tuxradar.com: Do you attend or run a Linux User Group (LUG)? Looking for some fresh ideas to give it a new lease of life? Read on and discover how your LUG meetings can be more than a general Linux-related chit-chat down the local pub...

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More in Tux Machines

OSS Leftovers

  • What motivates the open-source community?
    Many of us will have been involved in a free-software community that ran out of steam, and either ended up moribund or just plain died. Some of us will have gone through such cycles more than once; it's never nice to watch something that used to be a vibrant community in its death throes. Knowing what motivates the sort of people who get heavily involved in free software projects is really useful when trying to keep them motivated, and a systematic approach to understanding this is what Rina Jensen, Strategist at Mozilla, talked about at FOSDEM 2017. Mozilla talks a lot about promoting innovation and opportunity on the web, and the organization does care a lot about those objectives, but the realities of day-to-day life can interfere and make working toward them tedious. The thinking was that if Mozilla could help make the experience for contributors better, then the contributors could make Mozilla better — but doing that required understanding how things could be better for contributors.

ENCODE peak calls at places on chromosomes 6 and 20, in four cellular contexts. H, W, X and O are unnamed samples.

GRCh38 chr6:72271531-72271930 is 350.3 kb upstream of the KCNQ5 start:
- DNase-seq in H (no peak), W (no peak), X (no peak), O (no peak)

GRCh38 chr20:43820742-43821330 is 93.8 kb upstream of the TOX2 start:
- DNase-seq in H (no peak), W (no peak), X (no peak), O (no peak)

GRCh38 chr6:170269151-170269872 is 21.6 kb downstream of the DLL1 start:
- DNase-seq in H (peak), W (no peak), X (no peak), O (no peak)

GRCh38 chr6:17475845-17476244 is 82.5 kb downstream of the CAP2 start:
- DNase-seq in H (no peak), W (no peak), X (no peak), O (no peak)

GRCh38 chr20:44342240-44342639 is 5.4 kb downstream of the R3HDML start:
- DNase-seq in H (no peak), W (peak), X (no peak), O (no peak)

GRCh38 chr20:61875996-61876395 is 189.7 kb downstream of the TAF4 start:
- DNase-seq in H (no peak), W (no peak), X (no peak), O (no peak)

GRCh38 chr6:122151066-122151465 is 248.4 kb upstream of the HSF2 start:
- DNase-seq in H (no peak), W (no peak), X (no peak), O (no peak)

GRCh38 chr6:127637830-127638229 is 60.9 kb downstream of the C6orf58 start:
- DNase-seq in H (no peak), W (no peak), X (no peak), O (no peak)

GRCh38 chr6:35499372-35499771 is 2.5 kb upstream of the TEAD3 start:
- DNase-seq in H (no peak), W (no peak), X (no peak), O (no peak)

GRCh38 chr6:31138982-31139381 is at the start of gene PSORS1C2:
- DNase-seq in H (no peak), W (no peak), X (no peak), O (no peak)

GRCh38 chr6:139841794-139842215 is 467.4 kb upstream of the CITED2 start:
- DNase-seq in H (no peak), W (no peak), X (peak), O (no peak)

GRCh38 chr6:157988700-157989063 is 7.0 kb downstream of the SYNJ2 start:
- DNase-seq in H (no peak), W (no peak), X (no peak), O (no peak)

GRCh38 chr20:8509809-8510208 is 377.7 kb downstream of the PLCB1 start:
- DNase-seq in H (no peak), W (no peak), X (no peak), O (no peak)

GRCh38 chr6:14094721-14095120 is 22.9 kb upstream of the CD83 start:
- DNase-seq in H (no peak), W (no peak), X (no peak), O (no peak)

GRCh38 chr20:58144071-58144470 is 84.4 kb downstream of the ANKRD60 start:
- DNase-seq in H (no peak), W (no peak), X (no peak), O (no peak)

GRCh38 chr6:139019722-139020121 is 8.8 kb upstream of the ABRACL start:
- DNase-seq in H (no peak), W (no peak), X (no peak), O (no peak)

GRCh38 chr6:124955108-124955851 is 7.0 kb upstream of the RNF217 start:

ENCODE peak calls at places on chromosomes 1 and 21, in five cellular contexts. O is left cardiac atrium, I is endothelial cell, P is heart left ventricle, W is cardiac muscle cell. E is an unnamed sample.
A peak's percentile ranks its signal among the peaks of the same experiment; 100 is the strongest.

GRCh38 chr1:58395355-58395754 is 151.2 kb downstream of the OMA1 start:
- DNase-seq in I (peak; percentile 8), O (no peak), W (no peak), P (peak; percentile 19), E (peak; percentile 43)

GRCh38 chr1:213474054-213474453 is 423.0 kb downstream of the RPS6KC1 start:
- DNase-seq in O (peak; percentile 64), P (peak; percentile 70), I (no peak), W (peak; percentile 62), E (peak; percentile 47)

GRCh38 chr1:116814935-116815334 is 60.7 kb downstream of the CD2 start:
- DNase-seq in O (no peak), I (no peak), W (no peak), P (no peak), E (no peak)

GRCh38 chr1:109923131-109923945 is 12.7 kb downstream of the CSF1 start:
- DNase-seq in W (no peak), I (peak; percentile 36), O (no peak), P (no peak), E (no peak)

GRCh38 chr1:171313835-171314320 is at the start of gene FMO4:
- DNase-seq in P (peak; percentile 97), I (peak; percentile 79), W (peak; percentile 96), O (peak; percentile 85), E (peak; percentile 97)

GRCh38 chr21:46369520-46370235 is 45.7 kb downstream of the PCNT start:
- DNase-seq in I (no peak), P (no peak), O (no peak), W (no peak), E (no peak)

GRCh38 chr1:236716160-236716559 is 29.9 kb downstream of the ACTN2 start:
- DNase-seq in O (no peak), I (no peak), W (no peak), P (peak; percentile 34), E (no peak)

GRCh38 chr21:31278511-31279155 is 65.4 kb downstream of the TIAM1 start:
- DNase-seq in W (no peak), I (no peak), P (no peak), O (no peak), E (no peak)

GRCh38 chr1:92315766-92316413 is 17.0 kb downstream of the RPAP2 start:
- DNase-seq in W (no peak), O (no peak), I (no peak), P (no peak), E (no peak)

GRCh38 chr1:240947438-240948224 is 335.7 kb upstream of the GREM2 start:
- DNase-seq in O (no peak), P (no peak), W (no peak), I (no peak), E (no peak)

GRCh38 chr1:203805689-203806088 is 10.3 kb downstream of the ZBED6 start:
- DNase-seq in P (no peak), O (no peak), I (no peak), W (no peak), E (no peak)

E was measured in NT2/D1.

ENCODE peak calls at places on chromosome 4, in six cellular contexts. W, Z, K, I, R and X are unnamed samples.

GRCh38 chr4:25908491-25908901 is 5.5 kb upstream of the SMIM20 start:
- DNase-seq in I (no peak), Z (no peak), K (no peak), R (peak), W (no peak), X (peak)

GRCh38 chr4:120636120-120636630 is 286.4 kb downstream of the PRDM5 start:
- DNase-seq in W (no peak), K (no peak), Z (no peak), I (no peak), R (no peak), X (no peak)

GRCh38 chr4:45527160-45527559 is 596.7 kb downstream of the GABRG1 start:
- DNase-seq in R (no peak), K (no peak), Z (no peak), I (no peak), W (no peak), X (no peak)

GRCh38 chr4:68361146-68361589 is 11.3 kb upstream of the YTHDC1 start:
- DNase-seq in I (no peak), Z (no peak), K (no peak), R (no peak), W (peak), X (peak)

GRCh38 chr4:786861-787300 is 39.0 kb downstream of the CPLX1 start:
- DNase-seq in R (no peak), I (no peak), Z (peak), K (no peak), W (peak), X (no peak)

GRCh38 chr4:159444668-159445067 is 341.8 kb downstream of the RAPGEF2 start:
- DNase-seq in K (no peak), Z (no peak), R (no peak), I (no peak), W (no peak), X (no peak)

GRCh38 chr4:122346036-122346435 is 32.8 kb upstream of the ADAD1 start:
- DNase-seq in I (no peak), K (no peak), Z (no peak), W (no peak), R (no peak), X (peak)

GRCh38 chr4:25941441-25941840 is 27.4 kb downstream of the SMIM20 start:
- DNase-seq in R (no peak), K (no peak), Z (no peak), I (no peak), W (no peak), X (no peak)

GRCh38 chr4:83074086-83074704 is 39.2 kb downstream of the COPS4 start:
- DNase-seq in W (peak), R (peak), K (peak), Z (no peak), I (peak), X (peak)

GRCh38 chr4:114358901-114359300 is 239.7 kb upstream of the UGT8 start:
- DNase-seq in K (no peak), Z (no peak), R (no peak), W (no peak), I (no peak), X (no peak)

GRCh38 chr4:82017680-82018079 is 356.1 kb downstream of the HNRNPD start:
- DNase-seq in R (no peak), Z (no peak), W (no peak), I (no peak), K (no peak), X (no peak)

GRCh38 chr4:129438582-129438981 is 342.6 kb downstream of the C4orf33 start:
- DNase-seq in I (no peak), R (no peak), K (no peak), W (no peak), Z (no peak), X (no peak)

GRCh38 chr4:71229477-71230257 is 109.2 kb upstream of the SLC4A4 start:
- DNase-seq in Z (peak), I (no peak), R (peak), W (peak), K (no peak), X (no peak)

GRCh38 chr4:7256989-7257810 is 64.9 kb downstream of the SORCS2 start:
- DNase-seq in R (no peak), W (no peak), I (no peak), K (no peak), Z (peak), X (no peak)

• Shuttle Music Player is now Open Source